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Football Capping: it's a Dog's Life
by Scott Spreitzer - 09/10/2010
The average sports bettor loves favorites. Remember that betting lines on teams that have nationwide popularity – the Giants, Packers and Cowboys – can be inflated by one or two points on average by oddsmakers. This is because bookmakers know the average fan will put money on their favorite teams, and they don't want to be overloaded with too much money on one side. The purpose of bookmaking is not to try and predict the final score of a game, but to get equal amounts of money on both sides. This negates the risk and the books pocket their ten percent.
But don't be shy about dogs. Dogs can provide just as many wins as favorites, and in some cases provide great value for your betting dollar, which is the purpose of sports handicapping. In the opening week of this college football season, we saw a great example with Oregon State getting double digits against TCU.
I don't doubt TCU should have been favored, a very talented team that is often undervalued by oddsmakers, a rather remarkable 40-21 against the number the last four years. However, Oregon State has a very talented team, and a dynamite one-two skill position punch on offense with the Rodgers brothers. You don't find the Beavers that big an underdog often.
In fact, looking back the last few years, Oregon State is now 9-1 ATS their last ten times as a dog. That's another thing to examine: How has this team performed in the role of puppy in the recent past? A year ago the Beavers were a +21 dog at USC and covered in a 42-36 shootout, nearly winning. Last season they won three times as a dog. Let me run through some of the things I look for when assessing whether to play a live dog.
1) Can the dog win the game? If the team I'm looking at to win the game comes as an underdog, naturally I'm going to lean toward playing the dog. Getting points is an added bonus, as it gives me insurance if it's a close game or it goes into overtime.
2) Defense: If a team has a weak offense but a great defense, they can be worth a look as an underdog if the situation is right. In the NFL the Jets, Ravens and Steelers would fall into that category. A great defense can keep a team in a game, and hence, around the point spread. This is particularly attractive if they're a dog.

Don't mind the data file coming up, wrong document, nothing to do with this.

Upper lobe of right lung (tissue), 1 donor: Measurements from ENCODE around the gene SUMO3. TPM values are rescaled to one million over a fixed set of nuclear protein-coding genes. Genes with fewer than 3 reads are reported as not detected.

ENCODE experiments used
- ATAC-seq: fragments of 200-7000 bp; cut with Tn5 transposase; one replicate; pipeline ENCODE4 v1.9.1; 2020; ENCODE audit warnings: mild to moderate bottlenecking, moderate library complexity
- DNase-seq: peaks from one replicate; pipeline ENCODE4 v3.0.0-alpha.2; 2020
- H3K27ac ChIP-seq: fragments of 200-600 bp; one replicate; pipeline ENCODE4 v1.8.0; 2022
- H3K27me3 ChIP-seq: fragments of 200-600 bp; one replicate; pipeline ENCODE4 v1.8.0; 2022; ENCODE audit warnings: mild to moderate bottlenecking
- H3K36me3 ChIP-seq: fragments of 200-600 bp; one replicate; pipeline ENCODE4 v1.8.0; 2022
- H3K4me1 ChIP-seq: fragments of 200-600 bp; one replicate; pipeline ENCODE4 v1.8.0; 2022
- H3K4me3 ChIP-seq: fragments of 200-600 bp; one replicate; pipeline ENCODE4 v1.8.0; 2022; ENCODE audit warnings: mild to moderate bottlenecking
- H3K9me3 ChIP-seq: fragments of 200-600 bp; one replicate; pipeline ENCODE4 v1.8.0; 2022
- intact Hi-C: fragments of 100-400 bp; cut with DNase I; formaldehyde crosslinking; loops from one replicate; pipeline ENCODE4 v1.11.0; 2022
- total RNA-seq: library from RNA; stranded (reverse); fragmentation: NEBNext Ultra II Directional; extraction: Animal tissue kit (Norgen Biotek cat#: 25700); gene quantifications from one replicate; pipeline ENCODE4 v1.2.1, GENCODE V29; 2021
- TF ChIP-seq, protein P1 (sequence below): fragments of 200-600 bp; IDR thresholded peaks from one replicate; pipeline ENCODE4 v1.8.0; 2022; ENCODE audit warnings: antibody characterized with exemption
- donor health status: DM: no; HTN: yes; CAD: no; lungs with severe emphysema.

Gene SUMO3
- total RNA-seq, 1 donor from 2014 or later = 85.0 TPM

The Ravens had one stretch where the offense failed to score a TD in five straight games, yet on the way to winning the 2001 Super Bowl Baltimore they were 14-5-1 against the spread.
3) Running game: Does the underdog have a clear advantage running the football for this game? If a team can run the football on an opponent, like Oregon State, they can control the ball and the clock. This usually means the opponent has fewer chances to score, which means you have to look at the superior running team that's getting the points
4) Home field: Home dogs in both college and pro football can be worth close examination. Almost all teams in all sports play better at home than on the road. It's not uncommon to see a weak home dog can rise up and play its best game of the season in front of the cheering home crowd.
5) Bye week: Dogs that are off a bye week, in both the colleges and the pros, are also interesting. Competent football coaching staffs that have two weeks to prepare can have a big edge on opponents that have only one week to prepare. You can often find dogs that have had two weeks to prepare for a game.
6) TV Game: A home dog in a marquee national TV game has extra incentive to show up and play hard. Knowing your program is going to be on ESPN or a national TV broadcast fires up the coaches, the players, the fans and the whole university. We witnessed that in Week 1 of the college football season, when Hawaii was a home dog to big-name USC, yet hung right with the Trojans in a wild 49-36 game.
It's one thing to be an underdog when no one is watching and lose or get blown out. It's another story entirely if the WHOLE COUNTRY is watching, then players are far more likely to dig down for some pride so that they do not embarrass themselves or their school. National TV lights on game day can add another handicapping dimension. So get ready, football season is here, the best time of the year for sports bettors!